Highveld - From Gauteng to the Escarpment. The Highveld is of great industrial importance to South Africa with coal mining, steel mills, power stations and the Sasol oil-from-coal plants.
Escarpment - One of the primary tourist destinations in Mpumalanga, the escarpment of the Drakensberg running from the border with Limpopo in the north to Swaziland in the south, offers dramatic scenery, trout fishing, history and nature in abundance. The escarpment forms a dramatic boundary between the Highveld at around 1800 m above sea level and the Lowveld at around 800m above sea level.
Graskop - On the edge of the escarpment, close to God's Window
Malalane - Halfway between Nelspruit and Komatipoort at the Malalane Gate Entrance to the Kruger National Park
Komatipoort - On the border of South African and Mozambique. Crocodile Bridge entrance to the Kruger National Park.
Kaapsehoop - Kaapsehoop or Kaapschehoop is a town in the Mpumalanga province of South Africa. It is situated 1486 m above sea level on the Highveld escarpment, about 25 km from Nelspruit, the capital of Mpumalanga.
Mpumalanga is a Swazi word, meaning "there where the sun rises".
Mpumalanga is important for South Africa's economy, especially tourism. Tourist going to the south of the Kruger National Park enter the park here and the National Road to Mozambique also goes through here. It is also the major gateway for tourist going to/coming from Swaziland.
Human history in this region starts around 46,000 years ago when red ochre was mined here. San Bushmen later inhabited the area and some of their rock art can still be found today. Some time after the bushman, the area was used by travelers from Asia for mining and trading. Between 1400 and 1700 there was an inflow of people from further north in Africa, notably the Nguni and Ndebele.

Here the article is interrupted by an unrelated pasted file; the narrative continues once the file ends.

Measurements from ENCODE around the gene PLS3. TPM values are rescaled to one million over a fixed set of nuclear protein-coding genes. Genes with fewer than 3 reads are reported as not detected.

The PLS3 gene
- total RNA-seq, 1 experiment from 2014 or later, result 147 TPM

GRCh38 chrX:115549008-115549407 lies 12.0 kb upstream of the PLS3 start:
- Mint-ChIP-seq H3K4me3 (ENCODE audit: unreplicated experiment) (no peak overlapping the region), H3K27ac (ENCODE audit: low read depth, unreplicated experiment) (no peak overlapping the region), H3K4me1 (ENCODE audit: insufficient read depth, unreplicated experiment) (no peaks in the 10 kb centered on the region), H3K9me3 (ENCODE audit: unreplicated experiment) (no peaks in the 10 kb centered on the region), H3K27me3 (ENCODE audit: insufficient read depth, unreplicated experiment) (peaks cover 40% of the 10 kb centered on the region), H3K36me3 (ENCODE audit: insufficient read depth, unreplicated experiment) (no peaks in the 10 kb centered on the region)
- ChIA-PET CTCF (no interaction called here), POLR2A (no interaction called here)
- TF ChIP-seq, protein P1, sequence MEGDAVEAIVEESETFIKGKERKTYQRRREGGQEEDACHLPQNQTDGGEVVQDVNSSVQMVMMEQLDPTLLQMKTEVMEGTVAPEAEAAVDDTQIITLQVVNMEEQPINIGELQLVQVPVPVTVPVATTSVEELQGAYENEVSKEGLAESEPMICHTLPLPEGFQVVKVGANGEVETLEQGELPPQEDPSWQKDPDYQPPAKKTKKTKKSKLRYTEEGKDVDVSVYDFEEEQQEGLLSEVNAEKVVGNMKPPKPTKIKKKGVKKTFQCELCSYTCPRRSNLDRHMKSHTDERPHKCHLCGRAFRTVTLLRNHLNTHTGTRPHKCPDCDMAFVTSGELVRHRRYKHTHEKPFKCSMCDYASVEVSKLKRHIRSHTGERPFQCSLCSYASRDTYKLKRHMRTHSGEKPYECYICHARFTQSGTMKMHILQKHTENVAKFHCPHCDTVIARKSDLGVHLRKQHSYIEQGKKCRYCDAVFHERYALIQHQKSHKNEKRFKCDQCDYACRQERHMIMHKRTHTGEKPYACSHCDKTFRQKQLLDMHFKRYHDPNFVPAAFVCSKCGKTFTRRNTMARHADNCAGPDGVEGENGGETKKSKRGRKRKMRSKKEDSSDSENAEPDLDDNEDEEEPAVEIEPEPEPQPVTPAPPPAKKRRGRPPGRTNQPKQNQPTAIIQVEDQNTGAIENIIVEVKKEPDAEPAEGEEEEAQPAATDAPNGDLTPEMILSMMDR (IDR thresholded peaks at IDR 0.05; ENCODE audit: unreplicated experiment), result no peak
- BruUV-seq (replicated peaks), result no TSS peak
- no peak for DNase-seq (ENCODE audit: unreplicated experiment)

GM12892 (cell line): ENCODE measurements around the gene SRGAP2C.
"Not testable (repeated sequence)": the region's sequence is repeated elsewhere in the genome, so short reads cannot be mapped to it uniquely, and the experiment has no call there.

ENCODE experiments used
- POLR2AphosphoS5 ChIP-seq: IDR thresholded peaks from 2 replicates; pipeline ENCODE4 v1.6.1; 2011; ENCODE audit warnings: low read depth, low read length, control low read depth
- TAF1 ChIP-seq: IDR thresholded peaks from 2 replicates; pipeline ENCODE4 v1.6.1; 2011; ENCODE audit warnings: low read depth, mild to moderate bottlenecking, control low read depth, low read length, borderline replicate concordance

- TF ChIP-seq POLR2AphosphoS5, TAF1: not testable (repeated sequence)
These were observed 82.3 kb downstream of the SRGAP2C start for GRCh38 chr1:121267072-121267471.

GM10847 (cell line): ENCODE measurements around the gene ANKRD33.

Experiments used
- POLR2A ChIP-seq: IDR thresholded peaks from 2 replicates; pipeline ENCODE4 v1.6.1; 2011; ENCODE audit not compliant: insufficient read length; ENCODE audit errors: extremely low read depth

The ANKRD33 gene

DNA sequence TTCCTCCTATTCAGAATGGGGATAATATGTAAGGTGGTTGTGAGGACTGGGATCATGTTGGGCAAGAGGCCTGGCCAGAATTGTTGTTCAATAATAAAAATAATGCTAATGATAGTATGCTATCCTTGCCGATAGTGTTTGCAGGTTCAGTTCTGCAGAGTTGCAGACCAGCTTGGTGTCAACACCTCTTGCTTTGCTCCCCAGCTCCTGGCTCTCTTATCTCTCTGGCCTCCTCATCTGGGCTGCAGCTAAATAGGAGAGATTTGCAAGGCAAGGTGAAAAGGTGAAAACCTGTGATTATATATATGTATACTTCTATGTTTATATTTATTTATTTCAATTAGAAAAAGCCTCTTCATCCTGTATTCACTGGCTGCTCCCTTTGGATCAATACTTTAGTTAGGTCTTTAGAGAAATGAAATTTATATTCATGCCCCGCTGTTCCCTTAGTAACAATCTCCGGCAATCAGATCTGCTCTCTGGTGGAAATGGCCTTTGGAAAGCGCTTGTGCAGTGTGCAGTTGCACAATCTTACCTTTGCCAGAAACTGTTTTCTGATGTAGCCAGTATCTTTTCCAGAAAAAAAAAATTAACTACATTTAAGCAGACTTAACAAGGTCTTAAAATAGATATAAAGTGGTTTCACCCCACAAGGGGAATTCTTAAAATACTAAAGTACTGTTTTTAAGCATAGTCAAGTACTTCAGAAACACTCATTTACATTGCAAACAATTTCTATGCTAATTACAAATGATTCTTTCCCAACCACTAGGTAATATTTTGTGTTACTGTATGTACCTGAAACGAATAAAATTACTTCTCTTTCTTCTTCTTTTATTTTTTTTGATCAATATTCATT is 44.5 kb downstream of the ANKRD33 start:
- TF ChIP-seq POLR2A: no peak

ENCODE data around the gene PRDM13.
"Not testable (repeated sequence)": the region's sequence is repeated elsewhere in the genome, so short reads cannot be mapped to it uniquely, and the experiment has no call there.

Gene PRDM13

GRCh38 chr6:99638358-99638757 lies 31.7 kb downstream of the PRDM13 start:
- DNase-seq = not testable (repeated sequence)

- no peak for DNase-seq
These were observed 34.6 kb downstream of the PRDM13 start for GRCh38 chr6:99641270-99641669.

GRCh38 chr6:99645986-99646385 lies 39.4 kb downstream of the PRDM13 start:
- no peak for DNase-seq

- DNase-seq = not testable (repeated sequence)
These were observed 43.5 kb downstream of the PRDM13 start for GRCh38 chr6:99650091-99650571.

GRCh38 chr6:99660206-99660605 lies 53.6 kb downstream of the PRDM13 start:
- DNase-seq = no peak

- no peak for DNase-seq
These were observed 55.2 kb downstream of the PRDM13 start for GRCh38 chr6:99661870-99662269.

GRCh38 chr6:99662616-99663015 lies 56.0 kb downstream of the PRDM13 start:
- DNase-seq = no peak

In 1836 European settlers arrived in the region and in 1871 the first of a number of gold rushes occurred with the discovery of gold on a farm near Polokwane (then Pietersburg). A number of wars followed between the boers and local tribes, as well as between the boers and Britain.
In 1926 the Kruger National Park was proclaimed and in 1948 a fisheries institute was established in Lydenburg leading to the abundance of trout farms in the area today.
For most tourist destinations in Mpumalanga, follow the N4 toll road from Pretoria. The road is in very good condition.
Alternatively, follow the N12 from southern Johannesburg, it will join the N4 at Witbank.
On the N4 between Bronkhorstspruit and Witbank, be on the lookout for an overpass that has thousands of mud swallow's nests build on its underside. It has been a nesting spot for the birds for years and is quite spectacular.
If you are heading to the southern parts of Mpumalanga, follow the N17 from Johannesburg.
One of the best ways to get around is by rental car. There is a lot to see and do in this area and you might want to change your plans on short notice as you discover new places. Having your own transport gives you the freedom to do this.
Mpumalanga is a biker's dream with scenic winding routes and relatively little traffic. There are many motorbike rental agencies in South Africa, MotoBerlin, ph: +27 (0)11 745-1515 in Johannesburg being one.
Pilgrim's Rest, ☎ +27 (0)13 768-1211, . Pilgrim's Rest is a small historical town restored to what it would have look like during the gold rush era.
Sudwala caves, (Follow the R539 to Sabie from the N4), ☎ +27 (0)13 733-4152 (email@example.com), . At 240 million years old, these are the oldest known cave system in the world. The largest cave in this system is the P. R. Owen Hall and is 70 meters in diameter and 37 meters high. There are daily 1 hour tours as well as a monthly 5 hour tour that takes one up to 2 km into the cave system.